People who live in green areas are more energized, have better health, and experience a greater sense of purpose in life. Current scientific results highlight what we already know: nature enhances the human brain. Increased happiness, health, well-being, and cognition are evidence of this. 

Spending time around trees reduces stress, enhances immunity, reduces blood pressure, and faster recovery from illness or injury. Also, when you hug a tree, your body releases oxytocin – the “love and trust hormone,” giving you a comforting and loving feel.

2,500 years ago, Cyrus the Great built beautiful green gardens in Persia’s capital. They are said to improve human health and generate a sense of “calm” in this busy metropolis. If you have a memorial tree in your backyard, give it a hug now and receive the wonderful benefits.

Scientific Health Benefit of Hugging Trees

There is various scientific evidence suggesting that hugging trees can have positive effects on our well-being.

Tree bark contains a rich supply of terpenes, a specific type of phytoncides found in trees, like the monoterpene limonene in citrus peel. Some terpenes attract pollinators, while others help protect trees and plants from diseases and being consumed by pests.

These compounds are responsible for the unique scents of trees like Pines and Spruces and plants like lavender, often making up the primary components of essential oils. Exposure to phytoncides and terpenes has been found to enhance immune system function, reduce inflammation, lower stress and anxiety levels, and boost mood.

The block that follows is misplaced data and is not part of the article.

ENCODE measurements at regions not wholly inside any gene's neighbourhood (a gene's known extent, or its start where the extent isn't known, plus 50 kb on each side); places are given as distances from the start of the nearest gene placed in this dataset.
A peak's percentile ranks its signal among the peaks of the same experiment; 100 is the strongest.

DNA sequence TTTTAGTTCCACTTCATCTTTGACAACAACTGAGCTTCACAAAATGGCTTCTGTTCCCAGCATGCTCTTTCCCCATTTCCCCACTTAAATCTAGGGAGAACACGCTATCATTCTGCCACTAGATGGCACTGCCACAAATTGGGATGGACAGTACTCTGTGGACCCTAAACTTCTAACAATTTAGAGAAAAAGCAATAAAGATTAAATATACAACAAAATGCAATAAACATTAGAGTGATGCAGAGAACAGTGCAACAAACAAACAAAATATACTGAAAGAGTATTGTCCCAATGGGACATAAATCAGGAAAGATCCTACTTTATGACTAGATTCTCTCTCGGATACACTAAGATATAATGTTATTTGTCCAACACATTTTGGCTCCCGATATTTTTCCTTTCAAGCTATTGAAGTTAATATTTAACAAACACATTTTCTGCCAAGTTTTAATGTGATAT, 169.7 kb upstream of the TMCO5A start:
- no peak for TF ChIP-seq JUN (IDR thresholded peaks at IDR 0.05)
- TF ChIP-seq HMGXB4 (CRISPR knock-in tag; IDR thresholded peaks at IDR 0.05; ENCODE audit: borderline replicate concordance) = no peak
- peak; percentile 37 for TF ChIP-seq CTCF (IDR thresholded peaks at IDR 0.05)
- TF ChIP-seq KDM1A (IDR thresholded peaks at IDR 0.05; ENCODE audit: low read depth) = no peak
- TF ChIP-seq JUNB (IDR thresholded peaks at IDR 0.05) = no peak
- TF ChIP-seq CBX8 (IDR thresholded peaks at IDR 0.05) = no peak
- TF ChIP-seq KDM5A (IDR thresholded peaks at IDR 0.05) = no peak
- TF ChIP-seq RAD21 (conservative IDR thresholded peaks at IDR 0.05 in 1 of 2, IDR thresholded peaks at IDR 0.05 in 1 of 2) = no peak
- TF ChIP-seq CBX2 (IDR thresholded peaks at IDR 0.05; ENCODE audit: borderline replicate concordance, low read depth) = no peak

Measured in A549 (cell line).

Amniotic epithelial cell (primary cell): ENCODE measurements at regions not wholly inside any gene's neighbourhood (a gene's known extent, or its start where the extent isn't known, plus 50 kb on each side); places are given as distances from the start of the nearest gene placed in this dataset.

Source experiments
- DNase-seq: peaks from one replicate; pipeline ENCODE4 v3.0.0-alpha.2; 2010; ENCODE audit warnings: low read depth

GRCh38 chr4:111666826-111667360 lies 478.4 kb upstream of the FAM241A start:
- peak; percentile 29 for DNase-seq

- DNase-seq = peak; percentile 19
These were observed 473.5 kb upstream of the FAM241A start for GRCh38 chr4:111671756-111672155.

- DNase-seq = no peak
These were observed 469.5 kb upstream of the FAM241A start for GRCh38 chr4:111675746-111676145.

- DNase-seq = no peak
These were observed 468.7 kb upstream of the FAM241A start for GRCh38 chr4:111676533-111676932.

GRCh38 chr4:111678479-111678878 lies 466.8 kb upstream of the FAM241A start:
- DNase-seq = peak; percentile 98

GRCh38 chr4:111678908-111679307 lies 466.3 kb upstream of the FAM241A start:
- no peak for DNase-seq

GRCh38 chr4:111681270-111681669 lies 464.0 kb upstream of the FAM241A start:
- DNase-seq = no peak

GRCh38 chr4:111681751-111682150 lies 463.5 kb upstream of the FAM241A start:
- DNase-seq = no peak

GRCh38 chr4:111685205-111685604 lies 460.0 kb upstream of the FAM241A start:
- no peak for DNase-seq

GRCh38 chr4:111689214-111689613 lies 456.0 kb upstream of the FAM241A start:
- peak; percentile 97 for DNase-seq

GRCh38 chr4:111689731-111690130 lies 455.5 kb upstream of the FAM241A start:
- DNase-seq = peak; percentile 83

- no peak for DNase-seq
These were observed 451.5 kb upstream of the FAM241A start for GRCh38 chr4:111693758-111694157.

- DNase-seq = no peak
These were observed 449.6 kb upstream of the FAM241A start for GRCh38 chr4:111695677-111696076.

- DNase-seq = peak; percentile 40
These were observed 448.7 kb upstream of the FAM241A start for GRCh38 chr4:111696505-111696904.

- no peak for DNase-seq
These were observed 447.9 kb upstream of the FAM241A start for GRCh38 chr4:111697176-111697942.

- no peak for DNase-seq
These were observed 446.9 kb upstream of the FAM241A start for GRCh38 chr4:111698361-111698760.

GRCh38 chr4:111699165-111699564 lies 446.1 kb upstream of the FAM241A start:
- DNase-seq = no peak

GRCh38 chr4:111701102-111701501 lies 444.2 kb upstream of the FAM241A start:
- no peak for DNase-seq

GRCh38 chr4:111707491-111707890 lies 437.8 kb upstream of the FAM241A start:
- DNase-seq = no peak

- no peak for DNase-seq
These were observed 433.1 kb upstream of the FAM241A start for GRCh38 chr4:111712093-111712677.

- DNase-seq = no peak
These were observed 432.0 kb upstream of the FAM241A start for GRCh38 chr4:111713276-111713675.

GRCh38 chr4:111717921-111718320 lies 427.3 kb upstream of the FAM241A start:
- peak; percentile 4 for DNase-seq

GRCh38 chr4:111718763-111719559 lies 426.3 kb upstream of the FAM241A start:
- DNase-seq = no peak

When you hug a tree, you come into close contact with the tree bark, allowing you to inhale these beneficial molecules most effectively.

The Practice Of Shinrin Yoku (森林浴) ‘Forest Bathing’

The Shinrin Yoku is a traditional Japanese pratice
Get a deeper understanding of Shinrin Yoku

The term Shinrin Yoku translates to “Forest Bathing.” It refers to the act of soaking in nature for therapeutic purposes. Forest bathing is a Japanese tradition that dates back to the 1980s and is now practiced worldwide.

Shinrin Yoku is a Japanese ritual that benefits both physical and emotional health. The method can lower blood pressure and heart rate, speed up recovery, and increase the immune system. Besides, it reduces stress hormone production, promotes positive emotions, and frees creativity.

Source: Forest Holidays

Hugging Meditation

Thich Nhat Hanh, a prominent Zen Buddhist teacher, created a hugging meditation practice in the late 1960s. It incorporates the essential Zen ideas of interconnection and inter-being. Hugging with mindfulness, he discovered, may offer reconciliation, healing, understanding, and enjoyment.

Hugging Meditation

“Every time you hug, you remove every ounce of fear, worry, and negativity from your spirit. It leaves you with nothing but warmth, inner peace, and a sense of connection,” says Dr. Stone Kraushaar, Ph.D. 

According to Dr. Stone, we should hug a tree for at least 21 seconds. Why? That is when oxytocin (the feel-good hormone) is produced in our bodies. This compound helps enhance the immune system, reduce stress, lower blood pressure, and more.